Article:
Kevin O’Connor, MD

Cui CL, Dakour-Aridi H, Lu JJ, Yei KS, Schermerhorn ML, Malas MB. In-Hospital Outcomes of Urgent, Early, or Late Revascularization for Symptomatic Carotid Artery Stenosis. Stroke. 2022;53:100-107.

When a patient presents with a symptomatic carotid lesion, what is the optimal time to revascularize and with what procedure? Cui et al. explored this in their retrospective cohort study comparing outcomes among carotid endarterectomy (CEA), transcarotid artery revascularization (TCAR), and transfemoral carotid artery stenting (TFCAS) who underwent their respective procedures urgently (0-2 days from latest symptoms), early (3-14 days), or late (15-180 days). From 2016-2019, there were 2006 urgent revascularizations (CEA, n=1112; TCAR, n=144; TFCAS, n=750), 7423 early revascularizations (CEA, n=5126; TCAR, n=929; TFCAS, n=1369), and 9214 late revascularizations (CEA, n=6060; TCAR, n=1536; TFCAS, n=1618). Analysis compared outcomes between TCAR and CEA and between TFCAS and CEA for each timeframe.

Patients who were urgently revascularized had a higher rate of perioperative death associated with TFCAS (OR, 4.3 [95% CI, 2.0–9.4] P<0.001) compared to TCAR (OR, 1.5 [95% CI, 0.3-7.2] P=0.580). Although TCAR was associated with higher risk of transient ischemic attack (TIA; TCAR OR, 5.2 [95% CI, 1.3-20.3] P=0.019 vs TFCAS OR, 0.6 [95% CI, 0.2-2.3] P=0.496) and stroke/TIA (TCAR OR, 2.6 [95% CI, 1.3-5.2] P=0.008 vs TFCAS OR, 1.1 [95% CI, 0.6-1.8] P=0.860). Early revascularization again saw an association between TFCAS and in-hospital death (OR, 2.4 [95% CI, 1.3–4.6], P=0.01) compared to TCAR (OR, 1.5 [95% CI, 0.7-3.2], P=0.278). Post-operative complications were comparable between TCAR and CEA, but there were significantly elevated rates of stroke/TIA (OR, 1.6 [95% CI, 1.1-2.3], P=0.011) and stroke/death (OR, 1.6 [95% CI, 1.1-2.4], P=0.014) for TFCAS patients.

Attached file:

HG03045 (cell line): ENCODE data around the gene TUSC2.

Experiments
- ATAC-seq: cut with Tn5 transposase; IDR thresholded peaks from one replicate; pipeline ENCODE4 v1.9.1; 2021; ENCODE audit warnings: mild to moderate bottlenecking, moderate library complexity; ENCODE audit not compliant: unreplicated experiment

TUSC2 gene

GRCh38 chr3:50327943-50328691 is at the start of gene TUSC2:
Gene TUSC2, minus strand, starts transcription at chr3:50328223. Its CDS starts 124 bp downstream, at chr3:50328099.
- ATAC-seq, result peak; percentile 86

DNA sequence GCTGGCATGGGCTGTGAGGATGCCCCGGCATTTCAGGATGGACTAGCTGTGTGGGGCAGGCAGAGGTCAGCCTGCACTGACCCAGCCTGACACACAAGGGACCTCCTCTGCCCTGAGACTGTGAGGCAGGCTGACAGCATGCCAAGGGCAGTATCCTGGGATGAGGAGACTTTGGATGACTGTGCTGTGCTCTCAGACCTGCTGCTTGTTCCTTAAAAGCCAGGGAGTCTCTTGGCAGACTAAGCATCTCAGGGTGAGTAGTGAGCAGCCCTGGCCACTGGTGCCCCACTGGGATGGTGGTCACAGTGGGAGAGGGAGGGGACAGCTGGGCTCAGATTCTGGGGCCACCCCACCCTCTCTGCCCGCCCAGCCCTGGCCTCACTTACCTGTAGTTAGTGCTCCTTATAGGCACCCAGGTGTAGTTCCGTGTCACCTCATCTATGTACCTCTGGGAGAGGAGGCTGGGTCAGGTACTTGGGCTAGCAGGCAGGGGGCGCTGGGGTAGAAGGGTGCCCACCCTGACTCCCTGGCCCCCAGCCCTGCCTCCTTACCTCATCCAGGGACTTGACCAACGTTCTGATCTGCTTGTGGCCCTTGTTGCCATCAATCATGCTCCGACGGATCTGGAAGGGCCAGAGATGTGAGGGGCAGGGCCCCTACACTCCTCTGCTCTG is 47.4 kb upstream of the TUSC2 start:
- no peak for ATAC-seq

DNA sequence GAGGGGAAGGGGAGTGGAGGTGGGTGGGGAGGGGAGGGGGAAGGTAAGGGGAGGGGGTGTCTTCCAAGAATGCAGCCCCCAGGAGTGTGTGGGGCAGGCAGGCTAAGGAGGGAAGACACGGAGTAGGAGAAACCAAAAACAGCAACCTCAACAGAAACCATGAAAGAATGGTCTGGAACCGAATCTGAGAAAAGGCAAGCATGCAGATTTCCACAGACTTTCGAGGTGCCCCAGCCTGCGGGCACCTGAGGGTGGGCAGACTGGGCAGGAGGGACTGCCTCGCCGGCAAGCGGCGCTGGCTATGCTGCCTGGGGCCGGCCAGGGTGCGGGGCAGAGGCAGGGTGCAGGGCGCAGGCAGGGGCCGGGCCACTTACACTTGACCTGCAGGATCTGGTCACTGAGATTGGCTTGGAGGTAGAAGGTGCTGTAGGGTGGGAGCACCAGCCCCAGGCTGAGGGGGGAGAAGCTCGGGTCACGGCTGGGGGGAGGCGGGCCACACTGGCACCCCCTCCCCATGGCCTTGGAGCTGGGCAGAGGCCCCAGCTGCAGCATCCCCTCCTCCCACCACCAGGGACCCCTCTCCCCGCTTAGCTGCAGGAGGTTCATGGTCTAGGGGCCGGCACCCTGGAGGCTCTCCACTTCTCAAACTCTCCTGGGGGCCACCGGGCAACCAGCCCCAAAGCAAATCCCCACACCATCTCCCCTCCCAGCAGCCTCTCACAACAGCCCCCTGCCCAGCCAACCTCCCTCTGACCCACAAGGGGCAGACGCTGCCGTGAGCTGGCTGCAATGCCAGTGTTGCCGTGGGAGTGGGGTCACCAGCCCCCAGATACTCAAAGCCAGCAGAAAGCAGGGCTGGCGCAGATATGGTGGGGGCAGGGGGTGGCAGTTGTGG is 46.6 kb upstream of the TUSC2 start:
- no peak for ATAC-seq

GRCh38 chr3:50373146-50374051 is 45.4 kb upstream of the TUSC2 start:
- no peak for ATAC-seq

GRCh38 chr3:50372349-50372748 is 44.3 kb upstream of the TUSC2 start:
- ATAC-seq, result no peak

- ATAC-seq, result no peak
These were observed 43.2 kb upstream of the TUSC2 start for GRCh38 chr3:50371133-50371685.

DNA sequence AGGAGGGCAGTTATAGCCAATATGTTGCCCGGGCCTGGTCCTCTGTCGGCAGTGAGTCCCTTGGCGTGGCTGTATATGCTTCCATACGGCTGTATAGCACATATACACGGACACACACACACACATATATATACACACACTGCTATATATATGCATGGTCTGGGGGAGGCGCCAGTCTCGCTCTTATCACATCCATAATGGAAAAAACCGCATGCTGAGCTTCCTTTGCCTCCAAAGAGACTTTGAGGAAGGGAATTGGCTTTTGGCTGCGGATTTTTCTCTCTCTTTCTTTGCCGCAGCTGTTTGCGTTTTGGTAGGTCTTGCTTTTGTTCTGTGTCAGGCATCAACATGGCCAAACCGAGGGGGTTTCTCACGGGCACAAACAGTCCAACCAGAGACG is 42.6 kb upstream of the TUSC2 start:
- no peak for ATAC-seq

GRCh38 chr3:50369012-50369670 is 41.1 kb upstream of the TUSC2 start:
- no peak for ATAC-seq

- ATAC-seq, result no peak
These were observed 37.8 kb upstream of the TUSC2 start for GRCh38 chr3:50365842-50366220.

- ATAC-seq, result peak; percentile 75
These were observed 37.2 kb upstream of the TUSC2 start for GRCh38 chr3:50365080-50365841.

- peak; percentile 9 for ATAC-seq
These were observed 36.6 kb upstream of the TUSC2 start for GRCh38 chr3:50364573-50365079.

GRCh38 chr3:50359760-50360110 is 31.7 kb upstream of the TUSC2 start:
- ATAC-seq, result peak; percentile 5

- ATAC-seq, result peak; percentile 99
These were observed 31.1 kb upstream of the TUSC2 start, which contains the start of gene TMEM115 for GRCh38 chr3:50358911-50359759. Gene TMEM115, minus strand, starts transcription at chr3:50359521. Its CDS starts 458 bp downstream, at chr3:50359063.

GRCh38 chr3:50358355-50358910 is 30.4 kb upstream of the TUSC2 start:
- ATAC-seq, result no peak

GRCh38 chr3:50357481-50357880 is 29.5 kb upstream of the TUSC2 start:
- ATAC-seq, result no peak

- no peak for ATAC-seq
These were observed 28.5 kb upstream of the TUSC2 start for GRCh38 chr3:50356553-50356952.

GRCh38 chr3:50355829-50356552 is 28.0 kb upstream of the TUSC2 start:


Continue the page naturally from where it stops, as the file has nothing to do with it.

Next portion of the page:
Despite Society of Vascular Surgery guidelines for carotid revascularization within 14 days of symptomatic lesions with mild-moderate deficits, most study patients underwent late revascularization (n=9214, 49.42%). As in early revascularization, complication rates between TCAR and CEA were similar. Patients who underwent TFCAS had higher rates of stroke/TIA (OR, 1.7 [95% CI, 1.1-2.6], P=0.009) and stroke/death (OR, 1.9 [95% CI, 1.2-3.0], P=0.009), but not death (OR, 1.9 [95% CI, 0.6-5.8], P=0.260).

These retrospective data highlight the potential complications associated with TFCAS compared to CEA and TCAR, particularly in the urgent (0-2 day) timeframe. Although complication rates were similar between CEA and TCAR in the early (3-14 days) and late (15-180 days) timeframes, there were higher rates of TIA and stroke/TIA in the urgent window, and it’s not clear if this would hold true in a study with a larger number of TCAR patients. Based on the data, carotid revascularization appears safest within the early window (3-14 days) when performed with CEA or TCAR.